Statistics indicate reproductive losses cost the U.S. beef and dairy industries $1 billion annually – making it an important issue for cow-calf producers.

The challenge is optimizing reproduction while keeping costs down, and beef producers have to do that across very diverse environments, explains John Hall, Extension beef specialist at Virginia Poly Technical Institute.

Here are a few management strategies targeted at improving reproductive efficiencies in beef cattle.

Focus on first calf heifers. Virginia’s Hall emphasizes that first calf heifers do need some extra attention.

The rule of thumb has been to have heifers at 65% of their mature weight by breeding. But some recent Nebraska research shows that developing them to 55% of their weight showed no difference in pregnancy rates.

Hall suggests this may be a viable strategy when working with larger frame continental breeds, but he cautioned that the research showed that heifers at a target weight of 53% had fewer females cycling at the start of the breeding season, and those in the 55% range needed more calving assistance – especially among the British breeds.

Regarding the pattern of gain among heifers, Hall says the research doesn’t show any differences so long as heifers are at the appropriate target weight at breeding. Thus, he says to add the weight when it is “most economical.”

Hall also suggests that first calf heifers need to calve at a body condition score of 6 or 7. He says this will better help them rebreed as a two-year old.

Hall says monitoring body condition score (BCS) among the entire herd is an important management tool to help boost rebreeding success, with the goal being mature cows at a BCS of 5 at calving. “It is best to have cows calve in good body condition because you can’t make up enough ground between calving and breeding – as that is when the cow’s nutritional requirements are among the highest due to lactation.” He adds that thin cows equate delayed breeding.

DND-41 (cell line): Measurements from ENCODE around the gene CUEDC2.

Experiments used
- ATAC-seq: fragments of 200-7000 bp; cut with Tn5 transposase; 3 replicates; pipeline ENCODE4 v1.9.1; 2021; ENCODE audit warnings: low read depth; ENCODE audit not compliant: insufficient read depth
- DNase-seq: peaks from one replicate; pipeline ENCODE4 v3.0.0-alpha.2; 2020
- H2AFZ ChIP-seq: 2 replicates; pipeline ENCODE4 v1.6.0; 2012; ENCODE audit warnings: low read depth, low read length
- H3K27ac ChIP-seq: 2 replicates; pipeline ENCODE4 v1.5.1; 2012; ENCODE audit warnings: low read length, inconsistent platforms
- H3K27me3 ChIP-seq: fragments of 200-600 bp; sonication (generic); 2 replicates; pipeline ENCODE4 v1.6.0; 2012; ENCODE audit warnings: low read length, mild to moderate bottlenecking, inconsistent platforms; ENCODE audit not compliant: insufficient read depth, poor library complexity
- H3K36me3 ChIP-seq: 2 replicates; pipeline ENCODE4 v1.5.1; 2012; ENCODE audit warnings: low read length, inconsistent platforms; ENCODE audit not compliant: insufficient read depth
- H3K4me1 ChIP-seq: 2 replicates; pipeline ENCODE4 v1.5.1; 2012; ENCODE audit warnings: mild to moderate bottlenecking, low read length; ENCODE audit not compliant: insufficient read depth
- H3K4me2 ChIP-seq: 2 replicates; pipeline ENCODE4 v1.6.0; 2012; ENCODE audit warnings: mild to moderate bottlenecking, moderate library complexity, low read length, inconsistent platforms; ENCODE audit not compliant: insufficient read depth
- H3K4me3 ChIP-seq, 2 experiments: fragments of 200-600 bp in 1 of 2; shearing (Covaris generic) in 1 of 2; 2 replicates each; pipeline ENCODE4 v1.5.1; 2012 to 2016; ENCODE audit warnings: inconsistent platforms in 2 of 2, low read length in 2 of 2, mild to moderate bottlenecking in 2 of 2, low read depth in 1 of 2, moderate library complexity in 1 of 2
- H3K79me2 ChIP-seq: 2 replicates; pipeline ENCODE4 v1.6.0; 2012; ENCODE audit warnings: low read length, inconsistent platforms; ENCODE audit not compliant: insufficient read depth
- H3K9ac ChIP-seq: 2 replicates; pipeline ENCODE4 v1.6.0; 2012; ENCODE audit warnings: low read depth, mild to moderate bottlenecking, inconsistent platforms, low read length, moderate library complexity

Other tips from Hall:

  • 1. He says early weaning is probably “the most powerful tool we have to increase pregnancy rates in first calf heifers.” Research indicates it can boost rates by 15-38%, but it needs to be done 60-90 days post-partum for the most benefit. Early weaning due to drought at 120-150 days post-partum has no impact on pregnancy rates, he reports.
  • 2. Regarding dystocia among heifers, Hall says the research shows that those assisted early have higher rebreeding rates than those left to struggle. Thus, he says, “Go ahead a help those first calf heifers.”
  • 3. Bull exposure, be it through fenceline contact or gomer bulls, can help jump start heifers coming into into heat by about 2 weeks earlier than they normally would, so it is worth considering.
  • 4. And, he says Vitamin A is an important tool to help maintain reproductive efficiency when cows are on dormant range.